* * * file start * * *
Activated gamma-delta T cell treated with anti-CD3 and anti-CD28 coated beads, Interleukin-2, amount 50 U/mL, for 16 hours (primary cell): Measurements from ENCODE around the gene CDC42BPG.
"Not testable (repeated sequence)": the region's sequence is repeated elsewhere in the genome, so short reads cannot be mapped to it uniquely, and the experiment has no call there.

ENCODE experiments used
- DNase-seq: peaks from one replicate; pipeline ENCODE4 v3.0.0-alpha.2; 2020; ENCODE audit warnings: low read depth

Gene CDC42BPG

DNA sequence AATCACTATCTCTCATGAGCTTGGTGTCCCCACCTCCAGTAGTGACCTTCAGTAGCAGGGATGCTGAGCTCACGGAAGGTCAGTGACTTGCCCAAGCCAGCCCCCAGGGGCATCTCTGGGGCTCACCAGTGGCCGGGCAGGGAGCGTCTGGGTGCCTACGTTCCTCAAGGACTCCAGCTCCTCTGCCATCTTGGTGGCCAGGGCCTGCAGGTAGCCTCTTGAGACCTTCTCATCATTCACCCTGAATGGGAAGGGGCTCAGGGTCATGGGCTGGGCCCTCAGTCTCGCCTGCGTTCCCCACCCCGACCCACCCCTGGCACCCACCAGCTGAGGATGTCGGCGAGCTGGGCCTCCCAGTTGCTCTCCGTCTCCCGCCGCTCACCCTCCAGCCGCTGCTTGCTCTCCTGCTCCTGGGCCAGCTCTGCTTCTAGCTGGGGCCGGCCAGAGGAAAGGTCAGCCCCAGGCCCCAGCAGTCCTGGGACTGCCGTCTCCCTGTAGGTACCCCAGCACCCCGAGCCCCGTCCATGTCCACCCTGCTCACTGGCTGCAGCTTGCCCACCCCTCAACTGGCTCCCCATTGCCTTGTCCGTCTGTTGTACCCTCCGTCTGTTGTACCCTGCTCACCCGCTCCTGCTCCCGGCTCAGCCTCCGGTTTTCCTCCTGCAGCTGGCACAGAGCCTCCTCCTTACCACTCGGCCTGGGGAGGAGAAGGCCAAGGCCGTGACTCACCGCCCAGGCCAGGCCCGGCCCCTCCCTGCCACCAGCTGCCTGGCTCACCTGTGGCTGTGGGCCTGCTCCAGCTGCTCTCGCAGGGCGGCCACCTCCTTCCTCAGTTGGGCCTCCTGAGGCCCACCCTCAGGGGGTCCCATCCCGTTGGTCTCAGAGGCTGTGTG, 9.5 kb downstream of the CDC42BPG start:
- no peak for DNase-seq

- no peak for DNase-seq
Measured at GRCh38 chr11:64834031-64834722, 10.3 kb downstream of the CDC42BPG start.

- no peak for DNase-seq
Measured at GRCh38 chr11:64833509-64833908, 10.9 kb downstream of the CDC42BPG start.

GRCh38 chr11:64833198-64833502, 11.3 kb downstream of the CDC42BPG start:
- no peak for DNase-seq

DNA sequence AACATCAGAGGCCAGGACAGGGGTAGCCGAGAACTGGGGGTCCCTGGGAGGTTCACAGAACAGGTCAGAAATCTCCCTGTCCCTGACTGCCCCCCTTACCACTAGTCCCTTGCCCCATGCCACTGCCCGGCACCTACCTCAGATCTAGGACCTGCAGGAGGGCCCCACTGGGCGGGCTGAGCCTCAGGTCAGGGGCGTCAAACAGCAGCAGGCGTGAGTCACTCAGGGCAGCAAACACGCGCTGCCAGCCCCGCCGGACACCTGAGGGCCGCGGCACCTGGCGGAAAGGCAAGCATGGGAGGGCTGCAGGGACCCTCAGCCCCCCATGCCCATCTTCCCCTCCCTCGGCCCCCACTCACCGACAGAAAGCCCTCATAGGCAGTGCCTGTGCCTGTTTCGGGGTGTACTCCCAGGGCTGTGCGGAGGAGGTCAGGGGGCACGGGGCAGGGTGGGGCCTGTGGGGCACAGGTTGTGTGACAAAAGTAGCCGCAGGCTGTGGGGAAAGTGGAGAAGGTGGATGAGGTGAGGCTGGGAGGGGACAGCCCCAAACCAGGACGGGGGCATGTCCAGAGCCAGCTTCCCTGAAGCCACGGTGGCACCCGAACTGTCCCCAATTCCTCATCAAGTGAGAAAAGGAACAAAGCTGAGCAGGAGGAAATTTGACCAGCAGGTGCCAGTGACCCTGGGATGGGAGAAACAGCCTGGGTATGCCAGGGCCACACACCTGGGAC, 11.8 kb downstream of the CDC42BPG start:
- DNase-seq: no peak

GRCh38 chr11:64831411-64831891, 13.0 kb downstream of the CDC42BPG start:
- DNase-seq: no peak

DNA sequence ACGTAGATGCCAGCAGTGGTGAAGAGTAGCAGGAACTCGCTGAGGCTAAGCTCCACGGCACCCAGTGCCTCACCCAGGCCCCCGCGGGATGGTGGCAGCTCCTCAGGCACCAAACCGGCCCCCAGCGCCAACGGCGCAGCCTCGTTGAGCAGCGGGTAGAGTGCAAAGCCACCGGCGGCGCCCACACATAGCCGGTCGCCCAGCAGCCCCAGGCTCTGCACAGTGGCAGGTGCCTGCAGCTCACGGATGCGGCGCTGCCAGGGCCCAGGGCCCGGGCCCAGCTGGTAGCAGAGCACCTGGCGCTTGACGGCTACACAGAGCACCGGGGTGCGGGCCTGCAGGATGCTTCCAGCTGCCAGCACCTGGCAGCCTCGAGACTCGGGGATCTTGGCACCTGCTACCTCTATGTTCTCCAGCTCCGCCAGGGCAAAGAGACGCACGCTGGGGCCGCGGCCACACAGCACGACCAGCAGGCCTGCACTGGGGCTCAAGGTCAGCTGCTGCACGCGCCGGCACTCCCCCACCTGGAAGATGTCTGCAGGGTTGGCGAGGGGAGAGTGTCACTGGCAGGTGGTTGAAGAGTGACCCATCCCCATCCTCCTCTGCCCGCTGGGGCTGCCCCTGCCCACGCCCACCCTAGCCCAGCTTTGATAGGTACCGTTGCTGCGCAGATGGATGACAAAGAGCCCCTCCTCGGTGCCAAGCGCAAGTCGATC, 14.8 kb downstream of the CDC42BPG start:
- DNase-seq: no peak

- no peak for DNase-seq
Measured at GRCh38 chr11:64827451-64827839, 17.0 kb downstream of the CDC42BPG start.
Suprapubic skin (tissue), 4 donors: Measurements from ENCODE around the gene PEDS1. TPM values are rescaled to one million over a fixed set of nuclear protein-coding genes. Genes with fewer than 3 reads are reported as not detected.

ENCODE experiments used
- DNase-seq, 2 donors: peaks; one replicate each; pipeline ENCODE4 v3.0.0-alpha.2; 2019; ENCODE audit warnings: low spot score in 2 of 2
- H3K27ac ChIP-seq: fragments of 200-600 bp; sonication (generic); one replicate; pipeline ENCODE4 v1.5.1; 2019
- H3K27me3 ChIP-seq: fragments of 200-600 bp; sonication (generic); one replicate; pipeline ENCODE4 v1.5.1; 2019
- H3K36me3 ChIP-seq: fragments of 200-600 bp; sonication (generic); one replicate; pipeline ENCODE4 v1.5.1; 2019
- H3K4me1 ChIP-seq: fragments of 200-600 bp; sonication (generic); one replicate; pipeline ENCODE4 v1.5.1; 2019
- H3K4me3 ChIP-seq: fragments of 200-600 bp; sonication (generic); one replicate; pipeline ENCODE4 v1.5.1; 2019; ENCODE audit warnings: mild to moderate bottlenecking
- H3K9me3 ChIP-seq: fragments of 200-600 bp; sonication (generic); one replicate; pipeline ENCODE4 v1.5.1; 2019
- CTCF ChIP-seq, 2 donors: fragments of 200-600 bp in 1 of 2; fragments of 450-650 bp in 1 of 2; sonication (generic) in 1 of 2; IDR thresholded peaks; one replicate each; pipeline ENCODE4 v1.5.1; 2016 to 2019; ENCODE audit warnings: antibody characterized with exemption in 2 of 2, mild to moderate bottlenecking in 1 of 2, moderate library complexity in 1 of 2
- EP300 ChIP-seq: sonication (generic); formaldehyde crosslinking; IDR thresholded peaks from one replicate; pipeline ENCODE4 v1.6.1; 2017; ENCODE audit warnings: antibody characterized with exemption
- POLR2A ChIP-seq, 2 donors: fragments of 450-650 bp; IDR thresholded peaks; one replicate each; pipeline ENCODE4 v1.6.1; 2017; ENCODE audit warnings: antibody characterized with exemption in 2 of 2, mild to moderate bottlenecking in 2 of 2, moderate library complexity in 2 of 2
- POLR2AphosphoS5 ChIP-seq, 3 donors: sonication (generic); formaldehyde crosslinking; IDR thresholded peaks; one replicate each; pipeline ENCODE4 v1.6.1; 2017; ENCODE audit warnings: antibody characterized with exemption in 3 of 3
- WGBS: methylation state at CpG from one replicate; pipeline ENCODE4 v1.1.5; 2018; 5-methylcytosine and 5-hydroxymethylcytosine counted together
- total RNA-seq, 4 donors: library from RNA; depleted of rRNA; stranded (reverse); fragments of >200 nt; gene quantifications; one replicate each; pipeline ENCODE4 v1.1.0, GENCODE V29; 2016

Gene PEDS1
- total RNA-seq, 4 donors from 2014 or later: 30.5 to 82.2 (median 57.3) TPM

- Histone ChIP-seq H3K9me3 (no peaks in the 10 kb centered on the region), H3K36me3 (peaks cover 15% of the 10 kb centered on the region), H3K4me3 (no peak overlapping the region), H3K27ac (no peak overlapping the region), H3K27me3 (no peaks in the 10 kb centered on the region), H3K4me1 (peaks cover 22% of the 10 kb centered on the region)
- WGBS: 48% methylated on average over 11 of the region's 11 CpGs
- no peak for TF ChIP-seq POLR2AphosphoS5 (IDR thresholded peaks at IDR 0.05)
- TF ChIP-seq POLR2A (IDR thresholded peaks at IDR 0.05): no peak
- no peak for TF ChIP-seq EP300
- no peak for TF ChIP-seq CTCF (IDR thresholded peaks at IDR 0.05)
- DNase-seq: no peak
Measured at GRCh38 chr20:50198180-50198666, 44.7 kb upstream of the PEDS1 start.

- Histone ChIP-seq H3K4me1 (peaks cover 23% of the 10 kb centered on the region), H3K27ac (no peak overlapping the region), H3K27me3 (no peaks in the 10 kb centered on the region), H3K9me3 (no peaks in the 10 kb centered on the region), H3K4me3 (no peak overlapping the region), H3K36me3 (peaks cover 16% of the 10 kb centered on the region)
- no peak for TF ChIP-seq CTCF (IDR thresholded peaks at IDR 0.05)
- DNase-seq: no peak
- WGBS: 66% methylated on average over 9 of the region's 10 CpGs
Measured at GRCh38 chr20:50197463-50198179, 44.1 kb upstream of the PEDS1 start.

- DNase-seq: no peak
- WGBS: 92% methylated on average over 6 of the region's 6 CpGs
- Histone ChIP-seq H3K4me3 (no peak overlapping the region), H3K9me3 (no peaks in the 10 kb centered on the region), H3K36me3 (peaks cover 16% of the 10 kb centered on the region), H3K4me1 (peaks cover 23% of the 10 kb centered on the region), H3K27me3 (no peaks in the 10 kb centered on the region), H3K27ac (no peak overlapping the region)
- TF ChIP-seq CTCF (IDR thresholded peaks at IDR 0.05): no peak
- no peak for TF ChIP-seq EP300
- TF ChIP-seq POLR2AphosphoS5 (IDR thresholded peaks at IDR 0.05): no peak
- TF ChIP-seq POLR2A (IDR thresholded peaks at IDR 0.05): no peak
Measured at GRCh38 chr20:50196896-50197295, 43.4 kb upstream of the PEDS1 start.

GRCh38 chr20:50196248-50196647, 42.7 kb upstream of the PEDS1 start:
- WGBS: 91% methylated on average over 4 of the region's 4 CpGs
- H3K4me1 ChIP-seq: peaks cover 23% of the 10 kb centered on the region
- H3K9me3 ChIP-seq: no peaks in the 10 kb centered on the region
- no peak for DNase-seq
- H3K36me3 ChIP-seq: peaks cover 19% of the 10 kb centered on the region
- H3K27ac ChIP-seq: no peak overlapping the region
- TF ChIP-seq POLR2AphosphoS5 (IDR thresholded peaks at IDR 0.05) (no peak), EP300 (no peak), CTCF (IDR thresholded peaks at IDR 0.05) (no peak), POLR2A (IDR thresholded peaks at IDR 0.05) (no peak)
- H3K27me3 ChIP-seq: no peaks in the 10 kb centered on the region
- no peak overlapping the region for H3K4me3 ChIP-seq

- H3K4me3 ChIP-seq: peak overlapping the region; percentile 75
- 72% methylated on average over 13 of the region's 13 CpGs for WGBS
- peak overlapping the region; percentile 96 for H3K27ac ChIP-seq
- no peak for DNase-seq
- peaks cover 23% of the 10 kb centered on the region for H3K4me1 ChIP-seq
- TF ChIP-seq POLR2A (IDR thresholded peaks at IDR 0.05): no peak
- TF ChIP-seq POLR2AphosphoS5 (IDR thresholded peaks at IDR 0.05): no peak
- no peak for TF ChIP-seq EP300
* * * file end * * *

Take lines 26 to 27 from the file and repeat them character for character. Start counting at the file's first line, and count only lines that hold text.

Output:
- H3K27me3 ChIP-seq: fragments of 200-600 bp; sonication (generic); one replicate; pipeline ENCODE4 v1.5.1; 2019
- H3K36me3 ChIP-seq: fragments of 200-600 bp; sonication (generic); one replicate; pipeline ENCODE4 v1.5.1; 2019